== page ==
Embroidered politics and unconventional spaces
Aidan Dunne: Ursula Bourke and NagOffsite offer perspectives on how the past inhabits the present
Ursula Burke, Nigeria (detail from Embroidery Frieze – The Politicians) at the RHA
URSULA BURKE: THE PRECARIAT
RHA Gallagher Gallery, Dublin 2, until October 21st; rhagallery.ie
It’s rare that an artist is described as working in “three distinct areas… embroidery, porcelain and drawing”, but such is the case with Ursula Burke. The RHA’s capacious main gallery is given over to her formidable treatments of each. The Precariat, her show’s title, indicates that she has in mind what has been described by some sociologists and economists as the 21st century’s emergent and fundamentally unstable social class, a mass of people whose lives are lived in a challenging state of insecurity, lacking the traditional guarantors of stability in closely related economic, social and psychological spheres.
A byproduct of neoliberal capitalism, the precariat have become, it has been argued, a destabilising political force, fuelling the populist momentum towards insular neo-nationalism, for example. However, a stroll through the three compartments of Burke’s show suggests that her work encompasses more than a targeted critique of neoliberalism and its evils. Broadly speaking, she uses traditional media, forms and techniques in ways that expose faultlines between the presumptions contained within them and the realities that they ostensibly reflect.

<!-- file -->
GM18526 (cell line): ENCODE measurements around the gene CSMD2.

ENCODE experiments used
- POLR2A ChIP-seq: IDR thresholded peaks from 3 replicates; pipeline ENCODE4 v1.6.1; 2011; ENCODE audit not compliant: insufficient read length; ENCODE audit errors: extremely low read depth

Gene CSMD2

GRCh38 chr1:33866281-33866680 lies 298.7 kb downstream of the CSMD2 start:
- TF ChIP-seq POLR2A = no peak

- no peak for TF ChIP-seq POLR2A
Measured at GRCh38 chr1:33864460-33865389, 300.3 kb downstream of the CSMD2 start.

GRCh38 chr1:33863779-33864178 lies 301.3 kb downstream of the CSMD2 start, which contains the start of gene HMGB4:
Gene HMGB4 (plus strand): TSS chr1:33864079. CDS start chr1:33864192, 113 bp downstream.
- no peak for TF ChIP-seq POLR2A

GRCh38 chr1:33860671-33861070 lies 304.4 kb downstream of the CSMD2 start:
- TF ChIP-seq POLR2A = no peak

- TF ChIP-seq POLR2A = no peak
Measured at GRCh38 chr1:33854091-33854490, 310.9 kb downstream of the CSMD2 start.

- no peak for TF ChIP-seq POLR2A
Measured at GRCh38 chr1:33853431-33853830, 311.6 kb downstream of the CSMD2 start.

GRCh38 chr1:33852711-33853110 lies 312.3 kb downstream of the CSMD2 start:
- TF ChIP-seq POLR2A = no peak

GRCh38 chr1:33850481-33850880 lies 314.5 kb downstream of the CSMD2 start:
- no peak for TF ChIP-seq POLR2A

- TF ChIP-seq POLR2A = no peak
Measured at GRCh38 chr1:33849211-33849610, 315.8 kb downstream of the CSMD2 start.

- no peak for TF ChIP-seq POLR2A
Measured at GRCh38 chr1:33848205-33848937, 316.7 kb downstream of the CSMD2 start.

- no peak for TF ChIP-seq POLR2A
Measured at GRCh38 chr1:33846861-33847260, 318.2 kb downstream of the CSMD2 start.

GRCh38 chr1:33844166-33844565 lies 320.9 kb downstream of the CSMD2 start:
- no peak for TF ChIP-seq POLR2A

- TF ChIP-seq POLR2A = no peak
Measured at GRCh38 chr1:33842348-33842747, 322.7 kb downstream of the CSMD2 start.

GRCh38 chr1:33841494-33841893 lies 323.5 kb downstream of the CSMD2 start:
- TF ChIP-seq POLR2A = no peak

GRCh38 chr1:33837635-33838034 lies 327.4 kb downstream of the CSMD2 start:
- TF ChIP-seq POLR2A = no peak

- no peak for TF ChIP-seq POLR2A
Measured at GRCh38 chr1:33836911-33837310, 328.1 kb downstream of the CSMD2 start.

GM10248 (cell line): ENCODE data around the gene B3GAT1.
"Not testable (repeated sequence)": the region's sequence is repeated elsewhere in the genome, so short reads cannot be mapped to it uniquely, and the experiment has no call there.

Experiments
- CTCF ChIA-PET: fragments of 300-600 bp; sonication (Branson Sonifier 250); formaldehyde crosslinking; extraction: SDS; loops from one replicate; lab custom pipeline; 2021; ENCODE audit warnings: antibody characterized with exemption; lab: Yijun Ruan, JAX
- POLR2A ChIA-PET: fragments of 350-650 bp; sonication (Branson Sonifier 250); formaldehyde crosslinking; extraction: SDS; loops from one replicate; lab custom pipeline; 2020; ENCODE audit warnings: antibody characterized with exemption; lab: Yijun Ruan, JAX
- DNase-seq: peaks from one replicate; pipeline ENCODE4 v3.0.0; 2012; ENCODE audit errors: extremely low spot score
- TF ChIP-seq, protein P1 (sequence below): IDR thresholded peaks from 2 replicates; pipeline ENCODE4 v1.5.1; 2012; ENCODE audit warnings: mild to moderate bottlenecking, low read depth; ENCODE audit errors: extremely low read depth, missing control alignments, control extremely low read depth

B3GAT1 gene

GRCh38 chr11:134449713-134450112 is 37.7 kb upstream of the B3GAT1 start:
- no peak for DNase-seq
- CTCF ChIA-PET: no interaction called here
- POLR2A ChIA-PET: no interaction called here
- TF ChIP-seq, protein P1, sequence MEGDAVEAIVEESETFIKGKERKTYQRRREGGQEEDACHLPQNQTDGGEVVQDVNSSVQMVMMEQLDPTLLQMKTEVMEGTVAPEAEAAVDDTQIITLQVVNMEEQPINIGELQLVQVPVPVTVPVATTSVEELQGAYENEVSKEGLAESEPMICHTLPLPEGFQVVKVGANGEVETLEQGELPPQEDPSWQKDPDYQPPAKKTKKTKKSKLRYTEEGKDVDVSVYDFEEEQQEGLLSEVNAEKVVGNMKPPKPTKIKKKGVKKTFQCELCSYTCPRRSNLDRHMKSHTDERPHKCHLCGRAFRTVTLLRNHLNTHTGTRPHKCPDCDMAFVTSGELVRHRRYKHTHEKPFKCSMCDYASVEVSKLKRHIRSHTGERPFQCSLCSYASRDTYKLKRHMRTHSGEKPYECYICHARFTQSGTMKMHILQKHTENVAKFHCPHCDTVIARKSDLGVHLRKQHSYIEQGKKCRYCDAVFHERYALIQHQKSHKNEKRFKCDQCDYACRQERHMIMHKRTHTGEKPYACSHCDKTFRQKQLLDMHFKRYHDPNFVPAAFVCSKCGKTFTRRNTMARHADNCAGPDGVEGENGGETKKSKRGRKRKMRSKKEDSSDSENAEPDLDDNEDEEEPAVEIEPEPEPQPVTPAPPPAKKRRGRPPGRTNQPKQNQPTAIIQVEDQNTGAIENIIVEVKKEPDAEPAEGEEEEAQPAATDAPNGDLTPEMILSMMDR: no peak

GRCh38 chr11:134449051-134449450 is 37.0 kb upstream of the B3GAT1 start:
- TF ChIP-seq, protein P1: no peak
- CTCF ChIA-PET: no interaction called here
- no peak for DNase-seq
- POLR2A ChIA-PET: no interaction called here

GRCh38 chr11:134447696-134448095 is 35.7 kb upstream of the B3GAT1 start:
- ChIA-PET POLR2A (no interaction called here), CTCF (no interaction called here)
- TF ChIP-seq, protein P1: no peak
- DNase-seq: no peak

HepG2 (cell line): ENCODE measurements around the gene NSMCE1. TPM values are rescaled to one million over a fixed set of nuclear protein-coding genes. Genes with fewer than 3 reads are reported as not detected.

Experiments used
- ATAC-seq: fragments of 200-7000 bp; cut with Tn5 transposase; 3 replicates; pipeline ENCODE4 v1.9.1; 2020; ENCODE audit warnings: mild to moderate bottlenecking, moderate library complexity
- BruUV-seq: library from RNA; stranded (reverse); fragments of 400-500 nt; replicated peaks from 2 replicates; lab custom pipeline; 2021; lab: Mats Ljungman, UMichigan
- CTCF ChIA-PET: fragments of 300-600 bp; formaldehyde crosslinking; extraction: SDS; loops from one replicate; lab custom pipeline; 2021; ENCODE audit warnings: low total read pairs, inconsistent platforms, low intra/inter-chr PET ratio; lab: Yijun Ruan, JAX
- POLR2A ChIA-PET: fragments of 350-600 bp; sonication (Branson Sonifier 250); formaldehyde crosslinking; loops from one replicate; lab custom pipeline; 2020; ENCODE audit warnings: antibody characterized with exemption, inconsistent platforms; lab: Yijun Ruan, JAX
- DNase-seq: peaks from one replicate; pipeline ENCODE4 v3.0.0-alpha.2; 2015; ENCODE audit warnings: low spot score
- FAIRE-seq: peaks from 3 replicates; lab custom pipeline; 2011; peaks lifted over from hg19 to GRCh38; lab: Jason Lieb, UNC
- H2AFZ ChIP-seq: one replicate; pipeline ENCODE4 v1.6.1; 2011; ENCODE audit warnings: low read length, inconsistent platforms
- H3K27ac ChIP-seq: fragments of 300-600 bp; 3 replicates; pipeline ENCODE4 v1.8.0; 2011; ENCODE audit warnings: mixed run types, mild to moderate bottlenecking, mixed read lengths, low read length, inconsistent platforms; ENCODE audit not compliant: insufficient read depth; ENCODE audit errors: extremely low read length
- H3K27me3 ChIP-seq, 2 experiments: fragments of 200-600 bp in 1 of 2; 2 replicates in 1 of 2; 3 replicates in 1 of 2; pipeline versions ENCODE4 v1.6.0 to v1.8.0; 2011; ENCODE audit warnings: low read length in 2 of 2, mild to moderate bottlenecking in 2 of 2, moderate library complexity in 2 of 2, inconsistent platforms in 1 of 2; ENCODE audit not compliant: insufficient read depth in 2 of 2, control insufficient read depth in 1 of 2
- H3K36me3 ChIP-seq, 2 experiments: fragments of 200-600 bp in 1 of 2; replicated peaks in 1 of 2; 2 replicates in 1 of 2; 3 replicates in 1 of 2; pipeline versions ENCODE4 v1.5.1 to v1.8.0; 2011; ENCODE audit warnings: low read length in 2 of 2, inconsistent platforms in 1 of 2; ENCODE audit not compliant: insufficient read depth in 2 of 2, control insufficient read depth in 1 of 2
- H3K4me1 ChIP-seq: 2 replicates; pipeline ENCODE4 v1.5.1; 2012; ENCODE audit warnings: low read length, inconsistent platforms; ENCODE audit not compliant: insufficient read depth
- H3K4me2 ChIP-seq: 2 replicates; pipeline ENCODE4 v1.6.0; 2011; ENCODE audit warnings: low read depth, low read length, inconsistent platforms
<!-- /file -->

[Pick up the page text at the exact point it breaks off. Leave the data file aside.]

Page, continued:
Her Embroidery friezes (The Politicians) use handicraft techniques in news media depictions of a number of contemporary incidents involving politicians coming to blows. Multiple coloured strands of embroidery thread stream down to the floor from the images as, figuratively speaking, the fabric of democracy unravels. The tempestuous energies of baroque history paintings are mentioned as points of reference.
Then, reworkings of classical portrait busts, fashioned in Parian porcelain, embody not the rich and the powerful, the social and political elite, but what might well be the battered and wounded precariat, caught up in the movement of global forces beyond their influence and control. Burke conveys all this very well. The individual subjects, injured and damaged as they are, retain a dignified, measured presence related to the classicism of their presentation.
Finally, a site-specific black-and-white wall drawing entitled Augury, is a monochrome recreation of a section of a celebrated Roman fresco that once filled the walls of a room in the Villa of Livia and has been relocated to the Palazzo Massimo in Rome. In its original setting and indeed experienced in full in the Palazzo, the fresco is an extraordinary immersive installation, a paradisiacal representation of a cultivated garden as a site of infinite fecundity with, impossibly, every crop coinciding at one moment.
Burke rather undoes this utopian image. Her meticulous rendering is a wan echo of the original and, as with the embroidery threads, the very fabric of the piece seems to be dissolving, leaking away. It does not augur well.
NAGOFFSITE PROJECT ★★★★★
Group exhibition curated by Mark St John Ellis; Rathfarnham Castle, Dublin 14, until September 30th; nagallery.ie